- Winooski Dome farmers market concept sketch, 1980
New England is full of former mill towns. While the towns themselves have mostly survived, many of the mills have become decrepit remnants of a bygone industrial age.
During periods of urban renewal in the 20th century, cities around the U.S. saw the value in preserving such historic buildings, repurposing the massive structures as retail and residential hubs. Winooski's Champlain Mill, a former textile producer, was slated for demolition in the early 1970s — but it still stands today as an anchor of the city's revitalization efforts.
The mill features prominently in the Onion City's centennial celebration, which commemorates Winooski's incorporation in 1922. Organized by the Centennial Celebration Committee, the Heritage Winooski Mill Museum, the Winooski Historical Society and others, the string of events and exhibits kicks off on Sunday, March 6, and continues with activities into the summer. They include a self-guided historic walking tour, Winooski-themed documentaries airing on Vermont PBS, historical exhibits, a portrait gallery, community parties and a panel discussion centered on a particularly unusual slice of Winooski's history.
Read on for a preview of a few of this week's events, including a retrospective of the Champlain Mill mall, a citywide photo exhibit and the true story of the infamous Winooski dome.
'Mill to Mall: Historic Space Reimagined'
Opening Sunday, March 6, noon, at the Heritage Winooski Mill Museum, legacy.winooskivt.gov/mall
- The Paper Peddler in the Champlain Mill, Fall 1981
Longtime Chittenden County residents likely remember when the Champlain Mill was a boutique shopping mall. Opened in 1981, the experimental venture was the brainchild of developer Ray Pecor Jr., then owner of Lake Champlain Transportation.
"Everyone talks about how wonderful [Pecor] was as a landlord," historian and educator Erica Donnis said on a call with Seven Days. "[He] really looked out for the small business owners and was really interested in mentoring folks who were just starting out."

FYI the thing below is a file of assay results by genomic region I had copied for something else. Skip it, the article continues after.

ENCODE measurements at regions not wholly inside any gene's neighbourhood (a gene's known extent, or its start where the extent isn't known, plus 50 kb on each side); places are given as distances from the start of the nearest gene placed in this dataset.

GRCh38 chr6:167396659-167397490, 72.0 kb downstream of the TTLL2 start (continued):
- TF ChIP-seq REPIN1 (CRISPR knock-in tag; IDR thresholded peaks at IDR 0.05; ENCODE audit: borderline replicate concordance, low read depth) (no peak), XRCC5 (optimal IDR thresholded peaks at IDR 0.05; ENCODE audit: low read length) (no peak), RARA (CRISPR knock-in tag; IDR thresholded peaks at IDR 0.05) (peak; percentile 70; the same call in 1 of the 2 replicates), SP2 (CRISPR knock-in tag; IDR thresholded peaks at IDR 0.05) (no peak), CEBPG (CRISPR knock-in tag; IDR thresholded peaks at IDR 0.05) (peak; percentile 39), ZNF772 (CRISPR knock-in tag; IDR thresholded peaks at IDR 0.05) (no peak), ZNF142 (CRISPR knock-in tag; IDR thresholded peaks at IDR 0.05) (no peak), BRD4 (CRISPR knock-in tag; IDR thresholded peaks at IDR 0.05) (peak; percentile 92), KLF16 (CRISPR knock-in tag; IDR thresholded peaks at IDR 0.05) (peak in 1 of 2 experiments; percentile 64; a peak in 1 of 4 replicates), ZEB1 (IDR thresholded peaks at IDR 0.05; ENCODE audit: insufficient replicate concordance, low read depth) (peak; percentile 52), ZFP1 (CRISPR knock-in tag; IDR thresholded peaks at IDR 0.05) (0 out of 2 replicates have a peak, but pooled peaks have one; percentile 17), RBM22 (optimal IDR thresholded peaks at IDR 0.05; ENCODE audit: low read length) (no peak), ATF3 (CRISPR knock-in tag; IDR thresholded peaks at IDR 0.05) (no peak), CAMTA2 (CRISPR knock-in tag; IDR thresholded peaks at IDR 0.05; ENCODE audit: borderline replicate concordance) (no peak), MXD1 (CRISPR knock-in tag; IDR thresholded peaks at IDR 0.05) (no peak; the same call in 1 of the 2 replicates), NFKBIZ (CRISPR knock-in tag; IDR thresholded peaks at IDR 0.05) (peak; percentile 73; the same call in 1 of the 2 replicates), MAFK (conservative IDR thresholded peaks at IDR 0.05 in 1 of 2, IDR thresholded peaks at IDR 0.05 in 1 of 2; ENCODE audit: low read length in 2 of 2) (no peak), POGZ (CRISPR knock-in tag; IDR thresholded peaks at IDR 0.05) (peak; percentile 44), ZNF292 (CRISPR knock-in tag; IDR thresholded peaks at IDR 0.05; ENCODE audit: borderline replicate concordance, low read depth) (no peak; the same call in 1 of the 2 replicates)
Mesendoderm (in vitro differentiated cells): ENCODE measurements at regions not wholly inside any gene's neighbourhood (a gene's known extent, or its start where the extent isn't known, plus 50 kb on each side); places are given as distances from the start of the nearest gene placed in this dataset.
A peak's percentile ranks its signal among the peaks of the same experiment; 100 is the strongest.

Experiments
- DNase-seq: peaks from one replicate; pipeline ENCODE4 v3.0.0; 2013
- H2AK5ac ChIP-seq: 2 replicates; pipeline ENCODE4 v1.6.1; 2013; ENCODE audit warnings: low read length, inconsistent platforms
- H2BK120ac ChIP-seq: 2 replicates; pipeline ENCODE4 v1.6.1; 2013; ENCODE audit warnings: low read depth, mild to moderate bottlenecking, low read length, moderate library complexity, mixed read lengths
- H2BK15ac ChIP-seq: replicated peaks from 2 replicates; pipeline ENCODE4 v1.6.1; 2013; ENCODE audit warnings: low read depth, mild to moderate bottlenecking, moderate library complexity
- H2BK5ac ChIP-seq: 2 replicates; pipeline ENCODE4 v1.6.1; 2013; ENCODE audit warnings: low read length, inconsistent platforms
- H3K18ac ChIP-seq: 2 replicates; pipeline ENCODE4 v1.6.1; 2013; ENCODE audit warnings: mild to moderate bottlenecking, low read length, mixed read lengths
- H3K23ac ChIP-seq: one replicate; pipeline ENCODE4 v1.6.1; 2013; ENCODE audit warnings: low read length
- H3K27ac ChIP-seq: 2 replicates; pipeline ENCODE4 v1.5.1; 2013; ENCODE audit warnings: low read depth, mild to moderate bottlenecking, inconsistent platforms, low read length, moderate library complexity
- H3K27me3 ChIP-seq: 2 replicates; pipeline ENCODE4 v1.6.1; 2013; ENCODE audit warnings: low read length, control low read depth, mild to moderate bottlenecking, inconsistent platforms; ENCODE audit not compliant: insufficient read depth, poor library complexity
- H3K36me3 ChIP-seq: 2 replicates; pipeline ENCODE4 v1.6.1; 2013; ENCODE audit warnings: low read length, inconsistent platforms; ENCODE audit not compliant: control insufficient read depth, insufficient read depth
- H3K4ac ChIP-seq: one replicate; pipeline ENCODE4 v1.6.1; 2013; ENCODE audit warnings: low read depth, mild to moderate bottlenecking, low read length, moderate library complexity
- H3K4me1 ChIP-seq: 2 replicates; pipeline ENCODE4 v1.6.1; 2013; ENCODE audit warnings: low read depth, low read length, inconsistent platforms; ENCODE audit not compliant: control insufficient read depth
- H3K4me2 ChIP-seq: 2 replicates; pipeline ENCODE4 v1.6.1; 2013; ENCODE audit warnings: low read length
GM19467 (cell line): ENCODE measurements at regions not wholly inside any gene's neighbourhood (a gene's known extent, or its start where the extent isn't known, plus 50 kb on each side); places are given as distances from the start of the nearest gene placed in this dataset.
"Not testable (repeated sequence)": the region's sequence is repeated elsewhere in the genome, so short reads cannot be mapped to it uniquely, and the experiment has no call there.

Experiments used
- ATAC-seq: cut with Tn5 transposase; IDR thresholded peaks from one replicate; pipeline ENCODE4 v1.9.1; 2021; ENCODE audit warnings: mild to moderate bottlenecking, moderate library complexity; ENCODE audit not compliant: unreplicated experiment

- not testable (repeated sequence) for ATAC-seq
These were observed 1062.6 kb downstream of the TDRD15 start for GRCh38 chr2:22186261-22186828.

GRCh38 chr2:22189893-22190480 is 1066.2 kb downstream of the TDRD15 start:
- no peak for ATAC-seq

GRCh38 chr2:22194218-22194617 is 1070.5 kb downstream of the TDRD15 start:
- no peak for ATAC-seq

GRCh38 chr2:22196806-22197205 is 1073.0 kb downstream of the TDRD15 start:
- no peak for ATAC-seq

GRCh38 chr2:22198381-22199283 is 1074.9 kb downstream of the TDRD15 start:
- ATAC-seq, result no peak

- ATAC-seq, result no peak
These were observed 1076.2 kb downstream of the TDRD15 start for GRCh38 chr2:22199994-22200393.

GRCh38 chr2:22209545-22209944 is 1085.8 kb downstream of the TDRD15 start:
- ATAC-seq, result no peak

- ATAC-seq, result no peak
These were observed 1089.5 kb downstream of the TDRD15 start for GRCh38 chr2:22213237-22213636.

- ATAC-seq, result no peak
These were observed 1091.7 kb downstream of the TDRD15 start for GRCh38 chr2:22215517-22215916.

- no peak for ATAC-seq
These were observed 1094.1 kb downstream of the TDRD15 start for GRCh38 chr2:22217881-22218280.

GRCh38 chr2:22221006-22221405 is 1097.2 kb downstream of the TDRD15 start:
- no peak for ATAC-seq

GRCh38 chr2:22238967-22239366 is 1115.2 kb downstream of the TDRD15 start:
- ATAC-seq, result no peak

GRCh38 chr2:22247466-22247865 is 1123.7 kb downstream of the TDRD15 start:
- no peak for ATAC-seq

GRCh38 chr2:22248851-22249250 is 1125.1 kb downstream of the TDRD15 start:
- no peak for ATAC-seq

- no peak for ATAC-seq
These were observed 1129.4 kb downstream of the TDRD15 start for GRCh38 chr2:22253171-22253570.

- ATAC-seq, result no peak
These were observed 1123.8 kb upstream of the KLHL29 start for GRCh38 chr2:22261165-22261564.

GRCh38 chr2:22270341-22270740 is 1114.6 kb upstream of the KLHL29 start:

The Heritage Winooski Mill Museum brought in Donnis, who works as the special collections director at Champlain College, to help research and curate "Mill to Mall: Historic Space Reimagined." The exhibit includes crowdsourced artifacts and memorabilia from the mall era and a historical timeline of the mill. It documents the building as it transformed from a manufacturing facility to a mall to a tech hub in the early 2010s.
As a mall, the Champlain Mill housed several shops that were precursors to other prominent Vermont businesses. They include the Book Rack and Children's Pages, whose owners, Renee Reiner and Michael DeSanto, later opened Phoenix Books; and Anne and Ted Castle's Chessy's Frozen Custard, the birthplace of Rhino Foods. The mill was also home to Green Mountain Coffee Roasters' first expansion from its original site in Waitsfield.
The exhibit extends the mission of the Mill Museum, which opened in the mill in 1998. "When the Mill Museum first opened, a lot of people contributed their memories ... about when they worked in the mill," said Miriam Block, the museum's executive director, by phone.
Since then, fewer and fewer people remain with direct ties to the mill's heyday, Block said. The new exhibit explores the building's next generation of shopkeepers and patrons.
The exhibit also ties in to the greater issue of historic preservation.
"How do we maintain our historic fabric in a way that's going to be sustainable over time?" Donnis pondered.